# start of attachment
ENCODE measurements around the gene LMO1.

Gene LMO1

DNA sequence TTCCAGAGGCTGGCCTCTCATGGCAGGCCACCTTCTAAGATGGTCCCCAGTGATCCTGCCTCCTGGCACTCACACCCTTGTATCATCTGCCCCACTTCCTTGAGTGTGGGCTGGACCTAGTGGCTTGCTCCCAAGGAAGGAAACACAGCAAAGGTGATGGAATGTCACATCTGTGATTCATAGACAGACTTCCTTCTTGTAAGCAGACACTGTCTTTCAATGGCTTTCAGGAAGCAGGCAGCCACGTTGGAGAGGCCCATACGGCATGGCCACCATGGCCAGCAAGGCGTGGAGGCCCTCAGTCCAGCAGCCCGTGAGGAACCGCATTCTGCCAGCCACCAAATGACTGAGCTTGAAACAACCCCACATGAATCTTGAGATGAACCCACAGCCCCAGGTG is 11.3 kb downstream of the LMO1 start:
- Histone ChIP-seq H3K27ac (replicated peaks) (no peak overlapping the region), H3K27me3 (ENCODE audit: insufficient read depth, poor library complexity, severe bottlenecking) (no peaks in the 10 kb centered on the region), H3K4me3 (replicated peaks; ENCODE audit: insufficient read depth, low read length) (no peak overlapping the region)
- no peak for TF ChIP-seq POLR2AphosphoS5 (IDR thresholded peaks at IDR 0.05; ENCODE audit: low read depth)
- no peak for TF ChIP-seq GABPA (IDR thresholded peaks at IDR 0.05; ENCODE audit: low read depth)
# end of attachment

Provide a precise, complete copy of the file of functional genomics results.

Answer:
ENCODE measurements around the gene LMO1.

Gene LMO1

DNA sequence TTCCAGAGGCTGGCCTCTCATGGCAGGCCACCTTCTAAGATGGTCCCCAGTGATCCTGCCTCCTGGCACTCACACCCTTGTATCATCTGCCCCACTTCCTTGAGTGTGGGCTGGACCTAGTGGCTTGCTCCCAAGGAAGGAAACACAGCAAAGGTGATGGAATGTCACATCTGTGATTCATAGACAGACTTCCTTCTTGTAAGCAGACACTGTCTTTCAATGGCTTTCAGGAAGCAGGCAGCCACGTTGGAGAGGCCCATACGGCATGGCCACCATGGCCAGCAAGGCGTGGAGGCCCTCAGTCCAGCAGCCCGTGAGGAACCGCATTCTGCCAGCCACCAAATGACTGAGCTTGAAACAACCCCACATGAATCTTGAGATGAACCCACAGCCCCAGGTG is 11.3 kb downstream of the LMO1 start:
- Histone ChIP-seq H3K27ac (replicated peaks) (no peak overlapping the region), H3K27me3 (ENCODE audit: insufficient read depth, poor library complexity, severe bottlenecking) (no peaks in the 10 kb centered on the region), H3K4me3 (replicated peaks; ENCODE audit: insufficient read depth, low read length) (no peak overlapping the region)
- no peak for TF ChIP-seq POLR2AphosphoS5 (IDR thresholded peaks at IDR 0.05; ENCODE audit: low read depth)
- no peak for TF ChIP-seq GABPA (IDR thresholded peaks at IDR 0.05; ENCODE audit: low read depth)